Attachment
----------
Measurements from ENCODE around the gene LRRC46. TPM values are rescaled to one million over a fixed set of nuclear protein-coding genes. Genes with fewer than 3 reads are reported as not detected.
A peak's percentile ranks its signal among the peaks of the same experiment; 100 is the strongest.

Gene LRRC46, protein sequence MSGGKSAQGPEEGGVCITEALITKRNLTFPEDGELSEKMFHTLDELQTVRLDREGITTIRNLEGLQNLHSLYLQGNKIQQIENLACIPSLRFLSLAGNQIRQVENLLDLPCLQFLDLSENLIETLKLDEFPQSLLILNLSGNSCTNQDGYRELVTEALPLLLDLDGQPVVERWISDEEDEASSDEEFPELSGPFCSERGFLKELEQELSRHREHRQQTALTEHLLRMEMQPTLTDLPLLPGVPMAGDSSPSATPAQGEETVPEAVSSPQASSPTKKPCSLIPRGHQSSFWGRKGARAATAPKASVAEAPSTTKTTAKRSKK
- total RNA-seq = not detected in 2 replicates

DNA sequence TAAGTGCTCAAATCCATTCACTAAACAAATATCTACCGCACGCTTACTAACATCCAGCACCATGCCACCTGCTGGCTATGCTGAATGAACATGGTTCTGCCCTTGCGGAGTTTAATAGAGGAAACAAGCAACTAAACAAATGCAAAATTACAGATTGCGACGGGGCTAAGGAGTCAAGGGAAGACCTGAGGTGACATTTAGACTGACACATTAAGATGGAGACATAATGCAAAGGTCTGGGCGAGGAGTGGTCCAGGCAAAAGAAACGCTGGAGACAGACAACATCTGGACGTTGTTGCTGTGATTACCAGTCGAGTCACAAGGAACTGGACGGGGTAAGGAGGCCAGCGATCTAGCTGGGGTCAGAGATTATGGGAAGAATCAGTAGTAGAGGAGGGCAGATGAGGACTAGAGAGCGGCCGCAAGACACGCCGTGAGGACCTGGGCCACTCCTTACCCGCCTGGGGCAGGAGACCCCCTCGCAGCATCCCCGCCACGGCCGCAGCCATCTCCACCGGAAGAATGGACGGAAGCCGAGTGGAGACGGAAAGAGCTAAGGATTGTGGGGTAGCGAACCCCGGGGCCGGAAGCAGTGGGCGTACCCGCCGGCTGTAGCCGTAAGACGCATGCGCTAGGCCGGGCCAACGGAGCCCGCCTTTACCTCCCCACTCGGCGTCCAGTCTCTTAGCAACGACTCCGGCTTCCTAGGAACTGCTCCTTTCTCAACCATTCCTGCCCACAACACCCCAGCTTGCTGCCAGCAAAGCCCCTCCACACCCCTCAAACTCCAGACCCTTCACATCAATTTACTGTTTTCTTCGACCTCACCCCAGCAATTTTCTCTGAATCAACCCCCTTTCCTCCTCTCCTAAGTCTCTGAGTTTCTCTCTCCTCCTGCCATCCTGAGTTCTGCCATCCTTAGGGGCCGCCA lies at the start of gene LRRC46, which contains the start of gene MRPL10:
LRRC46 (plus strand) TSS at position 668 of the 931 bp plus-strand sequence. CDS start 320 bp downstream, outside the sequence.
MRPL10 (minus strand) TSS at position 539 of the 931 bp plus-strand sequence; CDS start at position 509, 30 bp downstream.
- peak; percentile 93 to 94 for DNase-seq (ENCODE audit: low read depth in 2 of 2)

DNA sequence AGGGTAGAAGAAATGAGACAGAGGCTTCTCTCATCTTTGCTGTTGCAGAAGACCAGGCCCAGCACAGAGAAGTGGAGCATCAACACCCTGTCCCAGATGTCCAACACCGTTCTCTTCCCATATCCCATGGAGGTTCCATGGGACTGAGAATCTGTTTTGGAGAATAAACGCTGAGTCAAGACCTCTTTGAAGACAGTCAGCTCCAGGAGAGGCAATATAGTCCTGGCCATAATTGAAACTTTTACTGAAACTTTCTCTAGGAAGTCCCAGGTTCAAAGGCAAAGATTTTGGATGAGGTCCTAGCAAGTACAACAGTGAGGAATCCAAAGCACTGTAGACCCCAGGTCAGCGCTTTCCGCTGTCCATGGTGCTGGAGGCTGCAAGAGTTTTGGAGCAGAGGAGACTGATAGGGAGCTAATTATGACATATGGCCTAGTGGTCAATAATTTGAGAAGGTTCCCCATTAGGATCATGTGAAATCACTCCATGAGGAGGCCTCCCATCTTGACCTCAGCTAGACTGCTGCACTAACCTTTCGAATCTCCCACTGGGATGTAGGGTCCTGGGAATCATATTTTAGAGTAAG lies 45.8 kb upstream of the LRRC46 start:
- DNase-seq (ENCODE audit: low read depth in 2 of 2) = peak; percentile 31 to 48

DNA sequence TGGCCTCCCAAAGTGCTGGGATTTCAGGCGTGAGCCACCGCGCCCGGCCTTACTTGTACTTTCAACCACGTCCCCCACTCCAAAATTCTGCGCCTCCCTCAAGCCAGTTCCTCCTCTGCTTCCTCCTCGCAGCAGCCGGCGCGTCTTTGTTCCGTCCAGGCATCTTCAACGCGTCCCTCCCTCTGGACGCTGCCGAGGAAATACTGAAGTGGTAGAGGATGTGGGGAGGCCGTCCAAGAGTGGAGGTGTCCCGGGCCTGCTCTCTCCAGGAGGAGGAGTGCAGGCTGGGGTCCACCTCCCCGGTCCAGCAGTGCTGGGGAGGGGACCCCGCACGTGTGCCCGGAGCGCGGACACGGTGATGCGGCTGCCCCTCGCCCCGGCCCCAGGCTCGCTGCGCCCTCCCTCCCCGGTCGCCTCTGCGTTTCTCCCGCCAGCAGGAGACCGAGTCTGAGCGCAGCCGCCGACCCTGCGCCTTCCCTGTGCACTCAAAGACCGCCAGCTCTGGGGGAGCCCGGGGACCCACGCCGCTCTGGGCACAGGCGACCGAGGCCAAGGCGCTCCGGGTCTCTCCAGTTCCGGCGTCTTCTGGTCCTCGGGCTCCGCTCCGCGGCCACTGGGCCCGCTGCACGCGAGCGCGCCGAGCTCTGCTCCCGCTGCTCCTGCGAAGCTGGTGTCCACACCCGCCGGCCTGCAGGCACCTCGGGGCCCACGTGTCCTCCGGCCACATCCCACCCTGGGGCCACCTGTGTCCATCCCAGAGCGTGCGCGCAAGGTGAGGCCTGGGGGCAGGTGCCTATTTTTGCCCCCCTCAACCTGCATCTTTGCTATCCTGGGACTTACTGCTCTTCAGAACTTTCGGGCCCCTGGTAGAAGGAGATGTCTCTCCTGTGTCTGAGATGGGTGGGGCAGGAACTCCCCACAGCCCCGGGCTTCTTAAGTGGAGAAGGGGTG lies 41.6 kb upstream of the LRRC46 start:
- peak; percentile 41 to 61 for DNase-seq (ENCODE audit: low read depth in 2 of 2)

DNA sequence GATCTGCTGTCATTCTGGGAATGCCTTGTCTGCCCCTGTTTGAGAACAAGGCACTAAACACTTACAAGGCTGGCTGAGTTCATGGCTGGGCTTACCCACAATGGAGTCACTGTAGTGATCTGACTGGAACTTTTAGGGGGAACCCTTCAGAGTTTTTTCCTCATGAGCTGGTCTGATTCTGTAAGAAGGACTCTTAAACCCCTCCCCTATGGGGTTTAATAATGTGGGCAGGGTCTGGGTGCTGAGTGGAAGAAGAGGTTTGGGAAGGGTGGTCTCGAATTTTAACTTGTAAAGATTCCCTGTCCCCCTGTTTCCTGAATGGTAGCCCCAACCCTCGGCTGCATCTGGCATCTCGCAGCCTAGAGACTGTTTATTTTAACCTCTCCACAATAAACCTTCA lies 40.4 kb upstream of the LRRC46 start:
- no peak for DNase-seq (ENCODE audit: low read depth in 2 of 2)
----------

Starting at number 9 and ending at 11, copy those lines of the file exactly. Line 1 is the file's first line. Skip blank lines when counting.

DNA sequence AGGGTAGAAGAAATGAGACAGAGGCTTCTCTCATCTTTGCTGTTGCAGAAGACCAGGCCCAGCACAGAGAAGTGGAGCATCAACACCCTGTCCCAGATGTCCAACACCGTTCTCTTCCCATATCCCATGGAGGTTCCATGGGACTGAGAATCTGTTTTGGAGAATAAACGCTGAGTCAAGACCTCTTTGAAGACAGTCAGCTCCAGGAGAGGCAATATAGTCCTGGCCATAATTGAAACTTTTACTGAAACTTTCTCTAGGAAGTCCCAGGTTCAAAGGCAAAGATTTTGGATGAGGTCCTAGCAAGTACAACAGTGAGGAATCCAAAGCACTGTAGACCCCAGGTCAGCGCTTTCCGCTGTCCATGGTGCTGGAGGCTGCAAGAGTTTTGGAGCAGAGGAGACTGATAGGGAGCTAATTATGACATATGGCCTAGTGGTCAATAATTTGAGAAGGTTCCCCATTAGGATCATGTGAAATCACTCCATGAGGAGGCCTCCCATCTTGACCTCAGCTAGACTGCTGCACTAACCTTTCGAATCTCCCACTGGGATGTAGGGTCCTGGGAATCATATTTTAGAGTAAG lies 45.8 kb upstream of the LRRC46 start:
- DNase-seq (ENCODE audit: low read depth in 2 of 2) = peak; percentile 31 to 48

DNA sequence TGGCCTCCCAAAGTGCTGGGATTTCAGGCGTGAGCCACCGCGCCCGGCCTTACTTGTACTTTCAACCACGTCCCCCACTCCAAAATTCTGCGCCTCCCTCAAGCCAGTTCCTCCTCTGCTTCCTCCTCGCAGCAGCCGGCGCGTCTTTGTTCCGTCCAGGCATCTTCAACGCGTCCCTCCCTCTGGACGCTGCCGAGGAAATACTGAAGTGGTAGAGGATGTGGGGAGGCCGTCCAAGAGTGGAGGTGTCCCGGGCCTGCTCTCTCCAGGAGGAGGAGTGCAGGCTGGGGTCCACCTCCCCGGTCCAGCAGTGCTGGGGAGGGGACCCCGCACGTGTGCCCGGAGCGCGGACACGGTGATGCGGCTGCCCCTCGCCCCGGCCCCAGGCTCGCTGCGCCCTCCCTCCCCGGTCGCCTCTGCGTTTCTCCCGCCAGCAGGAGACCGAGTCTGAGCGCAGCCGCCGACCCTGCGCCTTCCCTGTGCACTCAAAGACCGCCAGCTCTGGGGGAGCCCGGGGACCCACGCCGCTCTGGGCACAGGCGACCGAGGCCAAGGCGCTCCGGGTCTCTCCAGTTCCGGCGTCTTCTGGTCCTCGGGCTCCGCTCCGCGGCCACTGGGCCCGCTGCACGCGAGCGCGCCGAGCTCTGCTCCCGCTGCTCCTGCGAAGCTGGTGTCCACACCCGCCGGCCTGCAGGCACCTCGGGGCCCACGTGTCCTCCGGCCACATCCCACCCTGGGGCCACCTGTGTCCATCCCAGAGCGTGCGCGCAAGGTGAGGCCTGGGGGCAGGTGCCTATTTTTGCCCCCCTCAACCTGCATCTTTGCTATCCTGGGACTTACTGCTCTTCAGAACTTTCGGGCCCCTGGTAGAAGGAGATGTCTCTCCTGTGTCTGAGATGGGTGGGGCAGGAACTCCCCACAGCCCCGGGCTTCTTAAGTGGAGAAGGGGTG lies 41.6 kb upstream of the LRRC46 start: